Then I added a circle representing StartupNation (SUN), shining brightly.

And last, a rapidly moving, uhhh, rabbit. Not a very good one. But they got it.

This all took maybe a minute and a half to explain. It was clean and simple. From there, I started illustrating how it would work and specifically what benefits would result.

 

And here’s the final suite of drawings, coming to life right there in the room, everyone still enrapt.

I hit hard on how we could foster connections between their site users. Thus the circle with all the interconnecting arrows between faces. This time I did draw men and women!

Then I added that we’d be able to use our thousands of pages of business advice to move people from confusion and fear to smart and empowered. I butchered the fearful face.  It was supposed to be sweat and ended up looking like tears. But the face with the light bulb overhead was pretty universal. That worked well.

I drew a heart next with their brand inside it. This represented the very positive brand association they’d enjoy if they did provide all of the StartupNation content and connectivity.

And lastly, I drew lots of happy faces, one with a graduation cap and one holding out out a stack of bills representing how the quality of their user base would be improved and that they’d be inclined to make more informed and more frequent transaction decisions.

When I sat down at the table after this and showed some additional pre-prepared materials, it was clear that the room had great, positive energy in it. We were all working together. The meeting went on for another 45 minutes and concluded with very aggressive action items that would move the opportunity forward.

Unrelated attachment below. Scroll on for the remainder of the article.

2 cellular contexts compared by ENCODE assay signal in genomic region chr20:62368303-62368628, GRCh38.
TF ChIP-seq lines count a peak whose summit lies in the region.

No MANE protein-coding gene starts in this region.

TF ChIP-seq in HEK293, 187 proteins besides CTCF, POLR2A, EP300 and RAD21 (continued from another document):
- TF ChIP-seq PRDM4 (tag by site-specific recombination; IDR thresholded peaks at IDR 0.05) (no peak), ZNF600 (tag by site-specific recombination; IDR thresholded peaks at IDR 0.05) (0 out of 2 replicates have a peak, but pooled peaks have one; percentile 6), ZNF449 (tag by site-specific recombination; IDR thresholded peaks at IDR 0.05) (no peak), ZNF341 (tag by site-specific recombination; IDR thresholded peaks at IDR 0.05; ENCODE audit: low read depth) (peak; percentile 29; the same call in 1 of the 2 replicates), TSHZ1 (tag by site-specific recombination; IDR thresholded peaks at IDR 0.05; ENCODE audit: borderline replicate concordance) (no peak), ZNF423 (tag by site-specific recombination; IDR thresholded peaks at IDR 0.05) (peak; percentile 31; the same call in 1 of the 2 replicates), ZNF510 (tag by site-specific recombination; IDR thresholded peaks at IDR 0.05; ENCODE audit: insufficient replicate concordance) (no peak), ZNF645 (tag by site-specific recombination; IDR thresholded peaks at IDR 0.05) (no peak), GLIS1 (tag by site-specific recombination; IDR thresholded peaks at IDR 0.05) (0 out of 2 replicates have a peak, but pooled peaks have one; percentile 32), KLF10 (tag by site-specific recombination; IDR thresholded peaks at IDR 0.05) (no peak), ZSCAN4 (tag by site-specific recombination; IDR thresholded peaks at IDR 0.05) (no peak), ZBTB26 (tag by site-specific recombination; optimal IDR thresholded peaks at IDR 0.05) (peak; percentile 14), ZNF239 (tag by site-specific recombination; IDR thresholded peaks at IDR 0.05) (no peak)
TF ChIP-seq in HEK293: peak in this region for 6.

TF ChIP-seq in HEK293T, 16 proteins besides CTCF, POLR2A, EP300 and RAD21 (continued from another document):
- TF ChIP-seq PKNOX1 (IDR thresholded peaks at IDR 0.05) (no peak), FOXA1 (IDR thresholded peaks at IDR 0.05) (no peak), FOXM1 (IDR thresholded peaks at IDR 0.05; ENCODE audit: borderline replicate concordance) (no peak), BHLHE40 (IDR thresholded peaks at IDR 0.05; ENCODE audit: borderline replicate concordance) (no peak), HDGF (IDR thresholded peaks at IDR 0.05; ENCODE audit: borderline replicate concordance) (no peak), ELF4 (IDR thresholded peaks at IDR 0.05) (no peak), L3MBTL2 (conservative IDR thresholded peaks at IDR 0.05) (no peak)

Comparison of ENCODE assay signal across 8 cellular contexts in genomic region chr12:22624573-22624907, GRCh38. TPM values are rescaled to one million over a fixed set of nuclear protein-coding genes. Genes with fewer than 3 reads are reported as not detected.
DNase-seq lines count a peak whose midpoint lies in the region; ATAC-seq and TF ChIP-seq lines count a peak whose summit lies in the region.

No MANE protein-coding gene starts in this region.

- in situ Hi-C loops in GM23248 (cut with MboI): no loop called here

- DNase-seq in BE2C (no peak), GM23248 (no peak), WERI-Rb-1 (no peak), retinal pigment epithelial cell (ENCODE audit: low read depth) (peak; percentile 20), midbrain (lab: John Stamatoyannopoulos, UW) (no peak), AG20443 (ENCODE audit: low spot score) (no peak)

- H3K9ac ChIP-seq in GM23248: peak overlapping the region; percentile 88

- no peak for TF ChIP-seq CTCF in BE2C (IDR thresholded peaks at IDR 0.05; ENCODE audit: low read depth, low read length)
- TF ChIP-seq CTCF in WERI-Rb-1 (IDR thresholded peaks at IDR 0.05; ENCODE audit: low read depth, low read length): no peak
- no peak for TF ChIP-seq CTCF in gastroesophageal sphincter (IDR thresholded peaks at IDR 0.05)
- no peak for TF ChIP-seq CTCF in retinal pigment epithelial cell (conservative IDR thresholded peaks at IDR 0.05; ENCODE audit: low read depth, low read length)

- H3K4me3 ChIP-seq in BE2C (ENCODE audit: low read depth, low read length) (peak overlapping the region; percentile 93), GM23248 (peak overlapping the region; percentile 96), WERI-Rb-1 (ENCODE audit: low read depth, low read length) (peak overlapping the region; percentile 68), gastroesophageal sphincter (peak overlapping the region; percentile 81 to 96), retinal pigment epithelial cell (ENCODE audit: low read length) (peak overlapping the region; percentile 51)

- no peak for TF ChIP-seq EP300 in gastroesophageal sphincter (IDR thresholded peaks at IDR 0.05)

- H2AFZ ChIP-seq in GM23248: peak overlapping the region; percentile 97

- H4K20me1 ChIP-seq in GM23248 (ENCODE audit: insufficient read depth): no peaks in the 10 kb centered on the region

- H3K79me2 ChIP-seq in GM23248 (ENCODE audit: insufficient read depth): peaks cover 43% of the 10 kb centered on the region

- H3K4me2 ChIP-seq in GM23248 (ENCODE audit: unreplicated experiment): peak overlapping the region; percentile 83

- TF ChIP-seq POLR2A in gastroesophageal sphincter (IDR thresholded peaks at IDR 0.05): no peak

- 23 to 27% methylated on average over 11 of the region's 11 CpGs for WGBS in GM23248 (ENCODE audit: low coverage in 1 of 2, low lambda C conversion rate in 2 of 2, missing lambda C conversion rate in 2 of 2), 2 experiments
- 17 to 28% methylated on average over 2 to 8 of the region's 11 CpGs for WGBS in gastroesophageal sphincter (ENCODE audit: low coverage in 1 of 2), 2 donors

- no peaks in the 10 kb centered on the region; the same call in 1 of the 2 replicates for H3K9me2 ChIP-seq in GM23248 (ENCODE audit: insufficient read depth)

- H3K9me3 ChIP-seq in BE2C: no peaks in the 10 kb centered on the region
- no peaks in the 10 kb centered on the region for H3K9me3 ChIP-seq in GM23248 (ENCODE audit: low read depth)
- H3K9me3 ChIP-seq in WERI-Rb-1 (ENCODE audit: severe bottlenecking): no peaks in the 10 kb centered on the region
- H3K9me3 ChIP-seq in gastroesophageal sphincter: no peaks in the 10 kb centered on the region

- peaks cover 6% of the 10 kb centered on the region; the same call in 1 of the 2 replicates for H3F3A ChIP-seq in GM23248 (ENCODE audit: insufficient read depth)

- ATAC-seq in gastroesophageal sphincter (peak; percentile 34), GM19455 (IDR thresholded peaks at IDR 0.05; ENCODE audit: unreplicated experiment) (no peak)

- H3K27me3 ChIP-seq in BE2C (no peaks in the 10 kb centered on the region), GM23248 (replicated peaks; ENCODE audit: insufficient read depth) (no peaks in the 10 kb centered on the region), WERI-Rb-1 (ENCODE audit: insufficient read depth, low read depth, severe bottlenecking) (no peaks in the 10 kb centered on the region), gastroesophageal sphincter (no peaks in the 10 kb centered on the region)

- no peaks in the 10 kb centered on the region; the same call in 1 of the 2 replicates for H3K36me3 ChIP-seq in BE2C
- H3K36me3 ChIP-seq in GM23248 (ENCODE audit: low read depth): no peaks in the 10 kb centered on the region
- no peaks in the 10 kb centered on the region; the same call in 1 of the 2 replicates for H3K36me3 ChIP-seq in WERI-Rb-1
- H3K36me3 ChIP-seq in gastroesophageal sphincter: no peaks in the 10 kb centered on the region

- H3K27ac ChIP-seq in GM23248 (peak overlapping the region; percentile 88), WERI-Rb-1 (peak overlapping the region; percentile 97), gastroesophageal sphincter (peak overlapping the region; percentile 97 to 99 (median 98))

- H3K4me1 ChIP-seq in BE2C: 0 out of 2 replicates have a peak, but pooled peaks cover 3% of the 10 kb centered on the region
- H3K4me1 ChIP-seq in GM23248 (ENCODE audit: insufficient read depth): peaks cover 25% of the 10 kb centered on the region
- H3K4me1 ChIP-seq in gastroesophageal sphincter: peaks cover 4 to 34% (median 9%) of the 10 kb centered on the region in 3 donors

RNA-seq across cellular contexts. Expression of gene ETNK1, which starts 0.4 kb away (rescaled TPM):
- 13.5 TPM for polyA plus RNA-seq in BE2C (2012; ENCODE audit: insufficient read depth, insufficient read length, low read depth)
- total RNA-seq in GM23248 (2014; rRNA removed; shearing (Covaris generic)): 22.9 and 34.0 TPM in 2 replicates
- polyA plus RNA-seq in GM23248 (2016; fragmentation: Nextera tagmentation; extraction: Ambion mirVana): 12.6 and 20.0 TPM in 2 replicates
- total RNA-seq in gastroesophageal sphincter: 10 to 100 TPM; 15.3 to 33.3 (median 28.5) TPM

My first experiment in using drawing to draw people in and create a unified vision was a MAJOR HIT.

Here are a few things I learned in my virgin effort that might be helpful if you want to try drawing a pitch, too:

1) Prepare. Do a lot of sketching before you walk into the meeting. Have a very clear idea of key ideas you want to communicate and how you’ll do that. This will help you look like you’re having fun and know what you’re doing and it will invite others to feel the same and join in.

2) Move it along. Don’t go off the deep-end with sketching intricate stuff. Keep it down and dirty – it’s just to capture ideas and to simplify them. So be quick.

3) Pull attendees into the process. The drawing is fun, so let other people join in, direct you, even take over the white board.

4) Mix in some words. I found that some selective, supporting text went a long way to emphasizing key takeaways.

Have fun drawing and winning business!

About the Author: Rich Sloan

Rich Sloan is chief startupologist and co-founder of StartupNation and host of StartupNation podcasts. He is also co-author of the acclaimed how-to book, StartupNation: America's Leading Entrepreneurial Experts Reveal the Secrets to Building a Blockbuster Business. Rich encourages you to [...]